And don’t mistake a smile or even a giggle as acceptance of minimizing terms. Many subordinates (male and female) feel that they have to put up with unwanted or uncomfortable behavior by a boss in order to keep their job or advance.
3# Recognize that the Workplace is Not Your Stage or Pulpit.
Many in positions of power go wrong when they try to be “one of the guys.” Think about the cringey behavior of fictional Michael Scott from The Office. Funny on TV, not funny to the people that have to deal with the behavior in real life. You are at work to….work, not to tell jokes, not to create what you consider a “fun” environment. Being in a position of power means that have to behave differently, more professionally. I’m a blonde, I can appreciate a good blonde joke from someone whom I consider an equal, but if a person in a position of power is telling blonde jokes, I may see that as an indication that he believes the stereotypes and doesn’t value me at work.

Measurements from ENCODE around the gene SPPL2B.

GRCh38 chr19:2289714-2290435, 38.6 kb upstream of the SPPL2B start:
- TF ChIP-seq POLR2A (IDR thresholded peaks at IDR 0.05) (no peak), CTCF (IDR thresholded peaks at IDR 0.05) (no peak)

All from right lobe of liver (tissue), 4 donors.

By the same token many people in a position of power can use that position to inappropriately badger employees with their own beliefs. Workmates and employees who don’t share your particular beliefs are likely to feel intimidated or uncomfortable. They may be nodding along and smiling but that doesn’t mean that they agree or appreciate your sharing. No matter how passionate you are about a position, if your employees are aware of your personal feelings about politics, religion, race, sexual orientation, etc. you have shared too much. Keep your beliefs to yourself.
4# Understand that Preventing a Hostile Work Environment is Your Responsibility, Ethically and Legally